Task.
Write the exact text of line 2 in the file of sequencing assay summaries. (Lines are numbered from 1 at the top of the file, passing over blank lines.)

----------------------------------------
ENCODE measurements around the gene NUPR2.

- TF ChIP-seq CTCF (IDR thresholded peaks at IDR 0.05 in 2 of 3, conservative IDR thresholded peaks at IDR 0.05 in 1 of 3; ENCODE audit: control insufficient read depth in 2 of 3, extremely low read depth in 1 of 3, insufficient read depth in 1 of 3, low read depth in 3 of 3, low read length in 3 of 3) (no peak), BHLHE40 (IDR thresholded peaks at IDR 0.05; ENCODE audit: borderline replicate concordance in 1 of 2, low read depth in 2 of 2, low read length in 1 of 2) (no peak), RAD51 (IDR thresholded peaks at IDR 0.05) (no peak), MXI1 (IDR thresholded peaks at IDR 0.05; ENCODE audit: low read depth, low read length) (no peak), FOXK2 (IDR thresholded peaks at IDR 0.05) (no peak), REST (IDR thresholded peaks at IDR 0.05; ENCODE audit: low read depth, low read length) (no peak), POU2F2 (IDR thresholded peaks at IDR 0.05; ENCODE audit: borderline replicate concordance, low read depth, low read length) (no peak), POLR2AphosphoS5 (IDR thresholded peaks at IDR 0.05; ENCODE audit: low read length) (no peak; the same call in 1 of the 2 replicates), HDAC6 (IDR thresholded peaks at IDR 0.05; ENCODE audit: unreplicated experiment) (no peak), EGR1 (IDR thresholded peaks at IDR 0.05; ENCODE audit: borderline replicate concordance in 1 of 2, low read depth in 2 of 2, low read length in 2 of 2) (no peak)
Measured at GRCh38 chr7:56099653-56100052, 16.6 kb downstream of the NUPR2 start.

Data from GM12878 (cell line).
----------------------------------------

- TF ChIP-seq CTCF (IDR thresholded peaks at IDR 0.05 in 2 of 3, conservative IDR thresholded peaks at IDR 0.05 in 1 of 3; ENCODE audit: control insufficient read depth in 2 of 3, extremely low read depth in 1 of 3, insufficient read depth in 1 of 3, low read depth in 3 of 3, low read length in 3 of 3) (no peak), BHLHE40 (IDR thresholded peaks at IDR 0.05; ENCODE audit: borderline replicate concordance in 1 of 2, low read depth in 2 of 2, low read length in 1 of 2) (no peak), RAD51 (IDR thresholded peaks at IDR 0.05) (no peak), MXI1 (IDR thresholded peaks at IDR 0.05; ENCODE audit: low read depth, low read length) (no peak), FOXK2 (IDR thresholded peaks at IDR 0.05) (no peak), REST (IDR thresholded peaks at IDR 0.05; ENCODE audit: low read depth, low read length) (no peak), POU2F2 (IDR thresholded peaks at IDR 0.05; ENCODE audit: borderline replicate concordance, low read depth, low read length) (no peak), POLR2AphosphoS5 (IDR thresholded peaks at IDR 0.05; ENCODE audit: low read length) (no peak; the same call in 1 of the 2 replicates), HDAC6 (IDR thresholded peaks at IDR 0.05; ENCODE audit: unreplicated experiment) (no peak), EGR1 (IDR thresholded peaks at IDR 0.05; ENCODE audit: borderline replicate concordance in 1 of 2, low read depth in 2 of 2, low read length in 2 of 2) (no peak)